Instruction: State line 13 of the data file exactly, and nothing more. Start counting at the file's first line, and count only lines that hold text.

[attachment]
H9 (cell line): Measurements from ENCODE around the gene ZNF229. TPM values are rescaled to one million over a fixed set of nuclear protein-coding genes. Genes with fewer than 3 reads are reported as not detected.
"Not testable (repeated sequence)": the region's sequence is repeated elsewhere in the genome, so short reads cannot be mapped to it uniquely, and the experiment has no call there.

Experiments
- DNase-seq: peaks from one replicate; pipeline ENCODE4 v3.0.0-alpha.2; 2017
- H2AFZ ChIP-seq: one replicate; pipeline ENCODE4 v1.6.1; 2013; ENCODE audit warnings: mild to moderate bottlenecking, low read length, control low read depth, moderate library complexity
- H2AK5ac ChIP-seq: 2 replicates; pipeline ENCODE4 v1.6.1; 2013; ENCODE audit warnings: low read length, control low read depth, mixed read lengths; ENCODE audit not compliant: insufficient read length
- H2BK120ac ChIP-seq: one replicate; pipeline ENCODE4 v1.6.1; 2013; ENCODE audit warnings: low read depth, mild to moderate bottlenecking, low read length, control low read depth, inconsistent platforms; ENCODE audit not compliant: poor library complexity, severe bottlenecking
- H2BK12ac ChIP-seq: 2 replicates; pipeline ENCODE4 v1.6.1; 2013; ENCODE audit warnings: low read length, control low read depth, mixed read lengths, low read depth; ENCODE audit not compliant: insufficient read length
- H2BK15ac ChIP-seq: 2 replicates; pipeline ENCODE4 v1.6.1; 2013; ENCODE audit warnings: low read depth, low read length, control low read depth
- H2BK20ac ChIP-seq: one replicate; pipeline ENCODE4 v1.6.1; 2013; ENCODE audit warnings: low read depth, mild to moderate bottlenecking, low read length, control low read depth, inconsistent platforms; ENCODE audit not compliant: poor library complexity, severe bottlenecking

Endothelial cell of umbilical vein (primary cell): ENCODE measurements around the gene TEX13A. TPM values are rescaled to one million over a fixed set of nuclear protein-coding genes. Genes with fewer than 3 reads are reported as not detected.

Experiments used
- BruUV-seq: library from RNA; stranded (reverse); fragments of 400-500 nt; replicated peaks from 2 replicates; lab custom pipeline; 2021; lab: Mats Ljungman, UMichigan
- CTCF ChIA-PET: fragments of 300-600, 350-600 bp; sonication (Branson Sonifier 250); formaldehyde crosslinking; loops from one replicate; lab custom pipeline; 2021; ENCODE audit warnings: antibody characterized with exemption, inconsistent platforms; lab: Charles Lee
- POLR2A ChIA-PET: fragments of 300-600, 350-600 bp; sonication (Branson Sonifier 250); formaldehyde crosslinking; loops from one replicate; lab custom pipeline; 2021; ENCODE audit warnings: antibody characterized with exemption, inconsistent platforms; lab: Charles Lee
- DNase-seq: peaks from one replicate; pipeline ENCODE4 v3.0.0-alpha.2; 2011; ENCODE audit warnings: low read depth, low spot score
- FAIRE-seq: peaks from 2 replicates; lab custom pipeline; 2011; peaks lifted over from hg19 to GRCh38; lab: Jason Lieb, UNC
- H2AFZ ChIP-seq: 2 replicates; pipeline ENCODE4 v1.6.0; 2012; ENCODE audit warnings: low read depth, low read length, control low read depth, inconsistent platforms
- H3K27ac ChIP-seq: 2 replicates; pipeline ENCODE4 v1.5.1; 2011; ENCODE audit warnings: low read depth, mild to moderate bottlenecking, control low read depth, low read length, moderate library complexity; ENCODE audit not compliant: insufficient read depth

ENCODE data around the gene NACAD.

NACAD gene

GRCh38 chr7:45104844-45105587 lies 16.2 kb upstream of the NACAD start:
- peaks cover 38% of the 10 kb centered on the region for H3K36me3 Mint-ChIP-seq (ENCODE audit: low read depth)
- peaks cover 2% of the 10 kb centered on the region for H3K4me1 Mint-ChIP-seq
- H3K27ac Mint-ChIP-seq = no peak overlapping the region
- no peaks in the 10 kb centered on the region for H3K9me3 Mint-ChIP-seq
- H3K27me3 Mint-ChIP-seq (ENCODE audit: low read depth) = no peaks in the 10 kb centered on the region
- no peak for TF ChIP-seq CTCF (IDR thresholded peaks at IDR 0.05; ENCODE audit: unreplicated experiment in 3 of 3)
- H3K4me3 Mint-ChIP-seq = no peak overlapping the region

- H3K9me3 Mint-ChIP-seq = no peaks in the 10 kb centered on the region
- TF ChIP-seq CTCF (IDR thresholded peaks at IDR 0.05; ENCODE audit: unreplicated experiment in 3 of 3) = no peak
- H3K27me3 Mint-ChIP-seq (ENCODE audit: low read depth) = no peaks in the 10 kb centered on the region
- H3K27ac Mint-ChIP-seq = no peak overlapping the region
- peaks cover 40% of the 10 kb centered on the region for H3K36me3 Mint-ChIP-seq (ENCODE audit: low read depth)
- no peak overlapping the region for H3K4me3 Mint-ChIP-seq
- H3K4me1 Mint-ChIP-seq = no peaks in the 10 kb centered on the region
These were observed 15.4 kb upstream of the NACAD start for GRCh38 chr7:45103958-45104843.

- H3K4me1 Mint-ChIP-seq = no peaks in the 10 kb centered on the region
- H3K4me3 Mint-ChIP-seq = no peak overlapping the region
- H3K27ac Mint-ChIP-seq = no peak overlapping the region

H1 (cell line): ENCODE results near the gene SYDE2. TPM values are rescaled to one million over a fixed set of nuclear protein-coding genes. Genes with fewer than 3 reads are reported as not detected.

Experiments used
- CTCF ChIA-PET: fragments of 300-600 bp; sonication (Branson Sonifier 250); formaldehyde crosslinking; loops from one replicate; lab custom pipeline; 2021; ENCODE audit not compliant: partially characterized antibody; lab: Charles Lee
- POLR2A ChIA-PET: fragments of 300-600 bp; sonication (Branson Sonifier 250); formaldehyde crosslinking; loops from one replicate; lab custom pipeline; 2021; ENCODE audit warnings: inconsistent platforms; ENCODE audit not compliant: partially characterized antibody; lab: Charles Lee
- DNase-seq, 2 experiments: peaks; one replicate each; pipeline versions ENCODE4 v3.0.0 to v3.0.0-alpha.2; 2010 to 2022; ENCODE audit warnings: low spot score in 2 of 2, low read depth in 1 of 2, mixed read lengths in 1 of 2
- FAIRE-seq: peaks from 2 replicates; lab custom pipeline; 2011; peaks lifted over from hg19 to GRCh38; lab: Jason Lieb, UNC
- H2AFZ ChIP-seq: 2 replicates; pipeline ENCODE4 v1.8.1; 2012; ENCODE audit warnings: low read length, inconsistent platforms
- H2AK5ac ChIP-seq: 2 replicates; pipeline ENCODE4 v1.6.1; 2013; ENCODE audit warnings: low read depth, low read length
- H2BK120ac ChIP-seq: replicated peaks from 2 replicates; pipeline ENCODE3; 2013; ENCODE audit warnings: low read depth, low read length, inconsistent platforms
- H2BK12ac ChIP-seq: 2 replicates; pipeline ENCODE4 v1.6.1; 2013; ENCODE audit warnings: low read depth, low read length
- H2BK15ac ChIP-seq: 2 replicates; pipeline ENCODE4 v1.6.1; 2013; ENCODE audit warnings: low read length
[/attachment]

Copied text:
- BruUV-seq: library from RNA; stranded (reverse); fragments of 400-500 nt; replicated peaks from 2 replicates; lab custom pipeline; 2021; lab: Mats Ljungman, UMichigan